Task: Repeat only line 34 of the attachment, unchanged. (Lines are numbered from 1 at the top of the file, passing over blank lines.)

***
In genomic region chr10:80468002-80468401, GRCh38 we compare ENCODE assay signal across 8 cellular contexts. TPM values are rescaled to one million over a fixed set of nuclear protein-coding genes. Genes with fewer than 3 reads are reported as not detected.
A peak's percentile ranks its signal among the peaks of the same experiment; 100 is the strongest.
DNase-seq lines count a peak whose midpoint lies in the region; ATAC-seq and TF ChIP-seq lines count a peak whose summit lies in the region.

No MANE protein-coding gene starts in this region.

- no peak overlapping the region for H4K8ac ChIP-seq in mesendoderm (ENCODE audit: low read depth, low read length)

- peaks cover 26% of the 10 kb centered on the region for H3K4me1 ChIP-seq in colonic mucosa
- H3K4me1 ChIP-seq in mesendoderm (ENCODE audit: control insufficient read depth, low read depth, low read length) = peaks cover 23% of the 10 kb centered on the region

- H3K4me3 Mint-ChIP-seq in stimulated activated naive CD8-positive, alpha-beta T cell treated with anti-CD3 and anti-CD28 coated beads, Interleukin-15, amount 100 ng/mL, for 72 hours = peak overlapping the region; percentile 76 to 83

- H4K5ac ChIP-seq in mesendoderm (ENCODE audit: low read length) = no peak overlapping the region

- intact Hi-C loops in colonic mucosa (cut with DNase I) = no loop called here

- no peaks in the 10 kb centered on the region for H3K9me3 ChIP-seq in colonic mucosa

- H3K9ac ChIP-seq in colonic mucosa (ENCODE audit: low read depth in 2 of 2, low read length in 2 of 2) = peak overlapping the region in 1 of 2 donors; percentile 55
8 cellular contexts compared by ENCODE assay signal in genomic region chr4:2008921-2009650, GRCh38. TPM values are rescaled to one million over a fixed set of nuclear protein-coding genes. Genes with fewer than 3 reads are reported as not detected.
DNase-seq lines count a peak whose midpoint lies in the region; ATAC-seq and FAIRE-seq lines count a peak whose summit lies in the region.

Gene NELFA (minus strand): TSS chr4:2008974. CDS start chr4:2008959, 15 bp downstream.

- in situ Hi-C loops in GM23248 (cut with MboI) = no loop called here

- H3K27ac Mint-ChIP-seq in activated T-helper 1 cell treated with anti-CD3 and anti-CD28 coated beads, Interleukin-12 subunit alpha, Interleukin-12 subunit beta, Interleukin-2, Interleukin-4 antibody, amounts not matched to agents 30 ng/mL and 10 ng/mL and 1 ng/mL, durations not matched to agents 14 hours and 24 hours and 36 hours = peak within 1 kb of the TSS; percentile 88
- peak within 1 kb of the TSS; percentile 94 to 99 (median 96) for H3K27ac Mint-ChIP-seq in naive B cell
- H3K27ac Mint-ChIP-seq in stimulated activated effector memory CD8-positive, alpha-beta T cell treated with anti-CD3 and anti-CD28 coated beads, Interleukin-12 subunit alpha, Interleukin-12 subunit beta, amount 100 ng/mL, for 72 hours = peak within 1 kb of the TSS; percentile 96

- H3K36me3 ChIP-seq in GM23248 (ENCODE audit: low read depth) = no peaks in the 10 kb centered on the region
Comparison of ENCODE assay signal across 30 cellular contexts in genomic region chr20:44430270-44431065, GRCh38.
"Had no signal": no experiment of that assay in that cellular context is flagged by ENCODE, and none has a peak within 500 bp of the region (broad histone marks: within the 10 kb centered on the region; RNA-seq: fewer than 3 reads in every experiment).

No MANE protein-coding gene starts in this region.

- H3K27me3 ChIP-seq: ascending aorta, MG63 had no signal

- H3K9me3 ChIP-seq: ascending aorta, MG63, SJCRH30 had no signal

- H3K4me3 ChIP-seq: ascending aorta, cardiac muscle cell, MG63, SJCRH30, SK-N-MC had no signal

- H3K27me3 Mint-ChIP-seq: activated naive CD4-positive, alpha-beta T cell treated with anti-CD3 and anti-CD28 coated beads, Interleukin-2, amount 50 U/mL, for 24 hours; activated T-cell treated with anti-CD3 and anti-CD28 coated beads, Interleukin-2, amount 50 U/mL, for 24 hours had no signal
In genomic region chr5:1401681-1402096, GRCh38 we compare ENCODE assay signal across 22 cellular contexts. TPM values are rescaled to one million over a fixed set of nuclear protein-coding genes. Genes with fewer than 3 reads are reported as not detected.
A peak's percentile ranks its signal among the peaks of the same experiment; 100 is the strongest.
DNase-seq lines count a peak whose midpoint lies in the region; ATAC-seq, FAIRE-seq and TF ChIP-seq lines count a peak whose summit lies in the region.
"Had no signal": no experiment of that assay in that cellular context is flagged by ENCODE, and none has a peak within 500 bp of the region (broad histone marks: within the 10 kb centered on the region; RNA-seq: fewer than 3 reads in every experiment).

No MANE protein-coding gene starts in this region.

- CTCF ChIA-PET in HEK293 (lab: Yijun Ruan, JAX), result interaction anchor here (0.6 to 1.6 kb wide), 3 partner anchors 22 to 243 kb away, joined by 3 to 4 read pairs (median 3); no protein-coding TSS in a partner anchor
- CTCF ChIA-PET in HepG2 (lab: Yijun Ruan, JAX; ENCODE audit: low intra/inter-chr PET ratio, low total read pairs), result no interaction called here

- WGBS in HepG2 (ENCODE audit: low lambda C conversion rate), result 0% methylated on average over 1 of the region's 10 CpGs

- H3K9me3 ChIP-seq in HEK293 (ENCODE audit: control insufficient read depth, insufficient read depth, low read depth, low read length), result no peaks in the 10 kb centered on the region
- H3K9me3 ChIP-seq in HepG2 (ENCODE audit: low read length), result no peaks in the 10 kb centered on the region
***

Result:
- CTCF ChIA-PET in HepG2 (lab: Yijun Ruan, JAX; ENCODE audit: low intra/inter-chr PET ratio, low total read pairs), result no interaction called here